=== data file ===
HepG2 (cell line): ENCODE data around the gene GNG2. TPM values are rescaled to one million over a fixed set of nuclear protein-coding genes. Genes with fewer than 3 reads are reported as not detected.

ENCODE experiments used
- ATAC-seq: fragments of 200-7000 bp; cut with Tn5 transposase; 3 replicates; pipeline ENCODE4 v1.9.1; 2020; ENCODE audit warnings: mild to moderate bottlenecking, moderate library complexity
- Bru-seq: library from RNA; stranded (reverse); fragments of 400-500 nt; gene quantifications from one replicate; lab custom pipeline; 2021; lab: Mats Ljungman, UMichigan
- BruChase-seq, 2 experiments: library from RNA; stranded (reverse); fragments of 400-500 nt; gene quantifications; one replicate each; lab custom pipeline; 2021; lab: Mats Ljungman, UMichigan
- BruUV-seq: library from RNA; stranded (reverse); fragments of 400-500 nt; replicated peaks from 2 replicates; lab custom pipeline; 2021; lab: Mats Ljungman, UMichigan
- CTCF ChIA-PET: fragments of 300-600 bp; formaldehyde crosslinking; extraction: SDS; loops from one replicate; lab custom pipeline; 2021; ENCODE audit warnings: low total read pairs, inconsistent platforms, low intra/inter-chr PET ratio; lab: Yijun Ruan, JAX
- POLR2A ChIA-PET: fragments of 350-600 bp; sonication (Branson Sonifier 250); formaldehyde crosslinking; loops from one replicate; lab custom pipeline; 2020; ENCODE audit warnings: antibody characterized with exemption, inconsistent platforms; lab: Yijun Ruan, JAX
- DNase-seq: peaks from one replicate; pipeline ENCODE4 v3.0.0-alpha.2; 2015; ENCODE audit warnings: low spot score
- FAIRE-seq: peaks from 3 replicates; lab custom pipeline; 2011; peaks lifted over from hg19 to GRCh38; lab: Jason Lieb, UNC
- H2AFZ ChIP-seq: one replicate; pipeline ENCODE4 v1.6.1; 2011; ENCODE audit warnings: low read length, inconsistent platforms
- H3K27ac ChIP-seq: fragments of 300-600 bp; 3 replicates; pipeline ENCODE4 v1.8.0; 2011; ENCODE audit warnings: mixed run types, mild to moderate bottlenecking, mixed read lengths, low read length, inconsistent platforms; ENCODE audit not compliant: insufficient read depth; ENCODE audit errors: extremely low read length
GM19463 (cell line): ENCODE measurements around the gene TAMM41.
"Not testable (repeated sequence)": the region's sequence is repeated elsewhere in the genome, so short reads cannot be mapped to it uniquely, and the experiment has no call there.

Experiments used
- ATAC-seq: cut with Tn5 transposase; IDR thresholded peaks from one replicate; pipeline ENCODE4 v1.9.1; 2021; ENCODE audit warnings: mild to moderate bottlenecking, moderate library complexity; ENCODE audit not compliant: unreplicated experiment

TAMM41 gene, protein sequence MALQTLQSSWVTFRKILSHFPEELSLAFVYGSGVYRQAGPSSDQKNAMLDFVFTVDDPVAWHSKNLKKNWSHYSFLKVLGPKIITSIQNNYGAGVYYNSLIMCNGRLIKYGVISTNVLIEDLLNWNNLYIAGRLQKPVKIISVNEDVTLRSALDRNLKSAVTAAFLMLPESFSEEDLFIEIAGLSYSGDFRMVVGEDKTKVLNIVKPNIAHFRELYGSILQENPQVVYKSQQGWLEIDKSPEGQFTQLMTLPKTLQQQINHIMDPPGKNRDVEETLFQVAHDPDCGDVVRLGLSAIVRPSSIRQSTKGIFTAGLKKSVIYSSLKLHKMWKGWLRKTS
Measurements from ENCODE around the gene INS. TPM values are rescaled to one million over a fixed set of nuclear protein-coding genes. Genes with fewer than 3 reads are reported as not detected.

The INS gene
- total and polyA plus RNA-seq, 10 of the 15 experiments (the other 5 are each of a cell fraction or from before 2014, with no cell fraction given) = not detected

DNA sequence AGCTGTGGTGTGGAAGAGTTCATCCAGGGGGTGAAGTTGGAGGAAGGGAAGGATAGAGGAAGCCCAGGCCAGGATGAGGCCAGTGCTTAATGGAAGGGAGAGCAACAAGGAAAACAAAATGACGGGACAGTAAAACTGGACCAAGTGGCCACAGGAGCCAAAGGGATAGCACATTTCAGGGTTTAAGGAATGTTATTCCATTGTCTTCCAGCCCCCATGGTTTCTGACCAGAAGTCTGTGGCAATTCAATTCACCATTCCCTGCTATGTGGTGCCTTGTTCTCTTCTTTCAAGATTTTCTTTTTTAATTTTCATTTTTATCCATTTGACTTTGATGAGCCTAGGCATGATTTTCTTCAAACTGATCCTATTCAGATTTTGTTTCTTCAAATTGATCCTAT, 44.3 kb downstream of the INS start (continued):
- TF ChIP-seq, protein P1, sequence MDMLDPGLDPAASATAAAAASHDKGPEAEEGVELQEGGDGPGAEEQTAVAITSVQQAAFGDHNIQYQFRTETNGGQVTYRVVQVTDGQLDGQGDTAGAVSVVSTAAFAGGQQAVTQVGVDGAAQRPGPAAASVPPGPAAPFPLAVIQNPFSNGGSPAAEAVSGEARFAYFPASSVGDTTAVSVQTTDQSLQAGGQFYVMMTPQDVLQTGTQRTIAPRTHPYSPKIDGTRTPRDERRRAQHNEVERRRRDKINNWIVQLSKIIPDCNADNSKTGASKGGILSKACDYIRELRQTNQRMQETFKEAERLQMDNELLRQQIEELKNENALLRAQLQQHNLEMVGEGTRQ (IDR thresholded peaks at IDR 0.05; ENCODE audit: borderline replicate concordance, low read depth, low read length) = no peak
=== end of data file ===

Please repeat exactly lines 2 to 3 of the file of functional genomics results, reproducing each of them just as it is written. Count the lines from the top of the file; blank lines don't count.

ENCODE experiments used
- ATAC-seq: fragments of 200-7000 bp; cut with Tn5 transposase; 3 replicates; pipeline ENCODE4 v1.9.1; 2020; ENCODE audit warnings: mild to moderate bottlenecking, moderate library complexity